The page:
Syria, Ukraine & elections on agenda of talks with Putin: Trump

RSTV Bureau
File photo of US President Donald Trump. PTI/AP

File photo of US President Donald Trump.
PTI/AP

US President Donald Trump will be taking up the issues concerning Syria, Ukraine, elections among other global events when he meets his Russian counterpart Vladimir Putin in Helsinki on July 16. This would be Trump’s first summit with Putin, even though the leaders have met twice in the last one and half year.

Trump and Putin will also be discussing a range of national security issues in their meet in the Finnish capital to mend the bilateral relations, the White House and the Kremlin announced on Thursday.

“We’re going to be talking about Ukraine, we’re going to be talking about Syria, we’re going to be talking about elections. We don’t want anybody tampering with elections. We’ll be talking about world events,” Trump said.

“We’ll be talking about peace. We may even talk about saving millions of dollars on weapons… we are building a force like nobody’s ever seen before,” he told reporters when asked about his meeting with Putin next month.

The summit meet was announcement after President Putin met US National Security Adviser John Bolton, who was in Moscow this week to lay the groundwork for the summit.

“Perhaps the world can de-escalate with China, Russia…may be the world can somewhat deescalate. That would not be a bad thing. But I think having a relationship with China, Russia…it’s a good thing,” Trump said.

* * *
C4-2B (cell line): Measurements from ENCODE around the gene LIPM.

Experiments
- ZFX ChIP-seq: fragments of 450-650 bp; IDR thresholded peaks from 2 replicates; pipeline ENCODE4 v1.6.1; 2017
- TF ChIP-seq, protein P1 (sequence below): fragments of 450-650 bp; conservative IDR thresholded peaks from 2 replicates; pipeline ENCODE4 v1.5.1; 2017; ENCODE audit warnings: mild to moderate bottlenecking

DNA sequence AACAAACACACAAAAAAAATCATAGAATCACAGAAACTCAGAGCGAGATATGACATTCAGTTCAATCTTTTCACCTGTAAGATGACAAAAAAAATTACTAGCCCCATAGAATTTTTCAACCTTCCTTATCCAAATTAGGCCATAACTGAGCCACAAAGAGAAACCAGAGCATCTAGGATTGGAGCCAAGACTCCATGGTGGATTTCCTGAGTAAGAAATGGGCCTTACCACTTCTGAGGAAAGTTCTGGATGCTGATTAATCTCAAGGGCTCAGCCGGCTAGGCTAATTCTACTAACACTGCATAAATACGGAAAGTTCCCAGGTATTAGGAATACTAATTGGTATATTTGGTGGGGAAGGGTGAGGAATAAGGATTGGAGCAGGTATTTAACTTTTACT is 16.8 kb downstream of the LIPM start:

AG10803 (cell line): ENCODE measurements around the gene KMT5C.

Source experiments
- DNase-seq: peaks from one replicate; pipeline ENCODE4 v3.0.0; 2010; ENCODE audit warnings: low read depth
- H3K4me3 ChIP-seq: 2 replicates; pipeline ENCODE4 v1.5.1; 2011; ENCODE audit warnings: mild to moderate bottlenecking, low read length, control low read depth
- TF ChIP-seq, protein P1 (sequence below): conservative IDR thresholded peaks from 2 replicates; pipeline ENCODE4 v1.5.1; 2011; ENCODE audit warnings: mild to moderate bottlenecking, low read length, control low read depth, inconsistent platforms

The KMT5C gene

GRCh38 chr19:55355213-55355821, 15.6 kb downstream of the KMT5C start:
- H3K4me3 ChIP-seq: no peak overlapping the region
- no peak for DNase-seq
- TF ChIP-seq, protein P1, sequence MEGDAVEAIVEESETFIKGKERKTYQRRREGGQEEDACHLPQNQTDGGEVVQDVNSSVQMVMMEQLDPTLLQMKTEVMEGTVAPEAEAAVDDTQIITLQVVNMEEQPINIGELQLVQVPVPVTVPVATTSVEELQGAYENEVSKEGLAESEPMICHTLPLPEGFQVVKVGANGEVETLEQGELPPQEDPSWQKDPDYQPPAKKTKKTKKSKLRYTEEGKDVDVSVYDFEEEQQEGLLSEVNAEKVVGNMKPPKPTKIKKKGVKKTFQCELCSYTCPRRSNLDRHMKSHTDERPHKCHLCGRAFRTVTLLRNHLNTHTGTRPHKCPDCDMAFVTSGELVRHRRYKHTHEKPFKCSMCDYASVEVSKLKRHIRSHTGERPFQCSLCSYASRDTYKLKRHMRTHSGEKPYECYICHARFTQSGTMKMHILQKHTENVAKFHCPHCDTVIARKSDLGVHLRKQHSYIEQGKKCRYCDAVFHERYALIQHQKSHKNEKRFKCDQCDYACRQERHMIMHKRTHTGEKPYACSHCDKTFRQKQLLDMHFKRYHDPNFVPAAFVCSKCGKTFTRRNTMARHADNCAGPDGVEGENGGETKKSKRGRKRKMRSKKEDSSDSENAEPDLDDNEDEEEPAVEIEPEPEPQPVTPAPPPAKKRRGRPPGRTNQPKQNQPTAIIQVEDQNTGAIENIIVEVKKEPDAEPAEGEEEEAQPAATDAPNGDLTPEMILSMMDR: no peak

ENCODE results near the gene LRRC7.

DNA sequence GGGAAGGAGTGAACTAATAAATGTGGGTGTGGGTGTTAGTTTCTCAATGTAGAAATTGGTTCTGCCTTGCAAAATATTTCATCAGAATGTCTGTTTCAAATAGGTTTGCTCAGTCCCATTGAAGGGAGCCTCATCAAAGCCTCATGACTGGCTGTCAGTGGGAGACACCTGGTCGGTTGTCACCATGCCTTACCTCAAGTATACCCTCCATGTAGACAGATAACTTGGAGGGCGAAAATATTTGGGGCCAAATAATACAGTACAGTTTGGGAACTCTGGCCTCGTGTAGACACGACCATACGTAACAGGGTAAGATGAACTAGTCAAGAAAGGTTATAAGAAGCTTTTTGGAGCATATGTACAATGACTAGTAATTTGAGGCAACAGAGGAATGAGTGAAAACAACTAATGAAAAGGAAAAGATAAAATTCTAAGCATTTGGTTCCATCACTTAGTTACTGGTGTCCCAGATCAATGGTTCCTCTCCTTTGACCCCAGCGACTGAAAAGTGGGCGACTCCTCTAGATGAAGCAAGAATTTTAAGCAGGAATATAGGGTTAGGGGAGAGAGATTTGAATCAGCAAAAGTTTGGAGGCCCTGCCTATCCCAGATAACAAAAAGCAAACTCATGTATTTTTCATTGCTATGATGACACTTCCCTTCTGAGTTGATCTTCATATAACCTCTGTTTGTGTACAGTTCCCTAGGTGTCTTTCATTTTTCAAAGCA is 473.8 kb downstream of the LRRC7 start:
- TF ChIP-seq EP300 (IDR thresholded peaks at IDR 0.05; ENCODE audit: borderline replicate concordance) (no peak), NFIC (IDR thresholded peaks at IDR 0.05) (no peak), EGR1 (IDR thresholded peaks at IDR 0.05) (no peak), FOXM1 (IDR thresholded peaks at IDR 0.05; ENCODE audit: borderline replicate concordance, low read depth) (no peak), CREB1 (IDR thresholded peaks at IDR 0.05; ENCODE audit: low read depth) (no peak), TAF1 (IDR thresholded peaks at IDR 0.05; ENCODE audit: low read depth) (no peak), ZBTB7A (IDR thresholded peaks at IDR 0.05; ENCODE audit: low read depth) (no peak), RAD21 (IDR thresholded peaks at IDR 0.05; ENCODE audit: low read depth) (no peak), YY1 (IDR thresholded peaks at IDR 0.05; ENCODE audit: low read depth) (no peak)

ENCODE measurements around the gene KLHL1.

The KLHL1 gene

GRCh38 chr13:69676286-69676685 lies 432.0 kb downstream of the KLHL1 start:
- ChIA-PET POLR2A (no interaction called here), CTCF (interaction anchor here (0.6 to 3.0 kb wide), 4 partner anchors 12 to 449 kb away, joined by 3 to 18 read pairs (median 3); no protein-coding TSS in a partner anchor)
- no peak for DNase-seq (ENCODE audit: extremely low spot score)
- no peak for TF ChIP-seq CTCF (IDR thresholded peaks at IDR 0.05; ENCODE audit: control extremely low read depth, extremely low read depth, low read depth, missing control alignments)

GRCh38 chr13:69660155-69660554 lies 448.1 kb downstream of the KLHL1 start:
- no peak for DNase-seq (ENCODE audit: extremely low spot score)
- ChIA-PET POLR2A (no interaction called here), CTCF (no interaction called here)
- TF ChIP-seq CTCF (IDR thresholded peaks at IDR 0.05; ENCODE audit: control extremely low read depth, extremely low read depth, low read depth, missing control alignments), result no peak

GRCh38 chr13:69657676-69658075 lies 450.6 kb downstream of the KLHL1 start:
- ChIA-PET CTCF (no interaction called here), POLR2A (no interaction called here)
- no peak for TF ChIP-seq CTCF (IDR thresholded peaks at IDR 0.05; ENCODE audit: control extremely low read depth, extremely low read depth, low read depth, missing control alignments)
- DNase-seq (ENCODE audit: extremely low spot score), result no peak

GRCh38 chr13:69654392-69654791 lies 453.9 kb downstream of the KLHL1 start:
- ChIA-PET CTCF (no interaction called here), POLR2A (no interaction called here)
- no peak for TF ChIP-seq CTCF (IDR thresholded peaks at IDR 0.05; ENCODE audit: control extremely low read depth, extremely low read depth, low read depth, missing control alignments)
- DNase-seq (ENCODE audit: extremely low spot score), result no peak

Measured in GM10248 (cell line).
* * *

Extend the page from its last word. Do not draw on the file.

Asked about lifting of sanctions on Russia, Trump appeared to be non-committal. “We’ll see what Russia does. We’re going to be talking to Russia about a lot of things. We’re going to be talking to them about Syria,” he said.

Responding to a question on NATO, Trump reiterated that other countries had to spend more.

“NATO is very interesting, we’ll see what happens there. Germany has to spend more money, Spain, France, it’s not fair what they’ve done to the United States,” he said, adding that the US is paying much more disproportionately to anyone else.

From the beginning of his presidential campaign, Trump has insisted that he wants a better relationship with Russia, asserting that it will be good for the US and for the world.

However, he has been facing backlash from the Opposition Democrats and the think-tank community who believe that Russia under Putin interfered in the 2016 presidential election, even though Moscow has denied the allegations.